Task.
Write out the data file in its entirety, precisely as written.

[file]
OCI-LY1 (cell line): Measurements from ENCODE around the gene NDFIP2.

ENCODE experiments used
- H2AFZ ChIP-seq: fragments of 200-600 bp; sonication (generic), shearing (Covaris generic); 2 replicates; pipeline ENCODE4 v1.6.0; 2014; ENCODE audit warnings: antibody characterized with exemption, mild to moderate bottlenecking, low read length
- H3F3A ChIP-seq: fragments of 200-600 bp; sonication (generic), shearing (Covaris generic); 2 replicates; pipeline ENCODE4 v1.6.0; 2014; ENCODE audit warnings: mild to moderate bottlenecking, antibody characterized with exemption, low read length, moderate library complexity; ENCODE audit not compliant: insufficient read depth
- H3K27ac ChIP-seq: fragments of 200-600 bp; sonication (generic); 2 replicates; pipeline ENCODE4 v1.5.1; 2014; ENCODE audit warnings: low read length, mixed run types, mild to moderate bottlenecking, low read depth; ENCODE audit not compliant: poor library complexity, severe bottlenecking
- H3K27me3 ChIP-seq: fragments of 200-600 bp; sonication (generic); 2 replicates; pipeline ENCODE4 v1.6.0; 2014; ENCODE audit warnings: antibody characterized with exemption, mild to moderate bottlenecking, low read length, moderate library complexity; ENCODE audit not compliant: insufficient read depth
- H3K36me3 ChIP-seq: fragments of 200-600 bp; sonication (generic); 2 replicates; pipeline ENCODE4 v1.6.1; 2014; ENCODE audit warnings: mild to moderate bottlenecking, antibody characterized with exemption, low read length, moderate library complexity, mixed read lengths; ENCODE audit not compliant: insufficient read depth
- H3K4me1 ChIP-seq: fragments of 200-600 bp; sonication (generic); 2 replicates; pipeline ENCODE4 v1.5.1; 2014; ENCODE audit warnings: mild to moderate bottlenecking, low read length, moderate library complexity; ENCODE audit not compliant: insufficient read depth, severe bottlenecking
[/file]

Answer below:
OCI-LY1 (cell line): Measurements from ENCODE around the gene NDFIP2.

ENCODE experiments used
- H2AFZ ChIP-seq: fragments of 200-600 bp; sonication (generic), shearing (Covaris generic); 2 replicates; pipeline ENCODE4 v1.6.0; 2014; ENCODE audit warnings: antibody characterized with exemption, mild to moderate bottlenecking, low read length
- H3F3A ChIP-seq: fragments of 200-600 bp; sonication (generic), shearing (Covaris generic); 2 replicates; pipeline ENCODE4 v1.6.0; 2014; ENCODE audit warnings: mild to moderate bottlenecking, antibody characterized with exemption, low read length, moderate library complexity; ENCODE audit not compliant: insufficient read depth
- H3K27ac ChIP-seq: fragments of 200-600 bp; sonication (generic); 2 replicates; pipeline ENCODE4 v1.5.1; 2014; ENCODE audit warnings: low read length, mixed run types, mild to moderate bottlenecking, low read depth; ENCODE audit not compliant: poor library complexity, severe bottlenecking
- H3K27me3 ChIP-seq: fragments of 200-600 bp; sonication (generic); 2 replicates; pipeline ENCODE4 v1.6.0; 2014; ENCODE audit warnings: antibody characterized with exemption, mild to moderate bottlenecking, low read length, moderate library complexity; ENCODE audit not compliant: insufficient read depth
- H3K36me3 ChIP-seq: fragments of 200-600 bp; sonication (generic); 2 replicates; pipeline ENCODE4 v1.6.1; 2014; ENCODE audit warnings: mild to moderate bottlenecking, antibody characterized with exemption, low read length, moderate library complexity, mixed read lengths; ENCODE audit not compliant: insufficient read depth
- H3K4me1 ChIP-seq: fragments of 200-600 bp; sonication (generic); 2 replicates; pipeline ENCODE4 v1.5.1; 2014; ENCODE audit warnings: mild to moderate bottlenecking, low read length, moderate library complexity; ENCODE audit not compliant: insufficient read depth, severe bottlenecking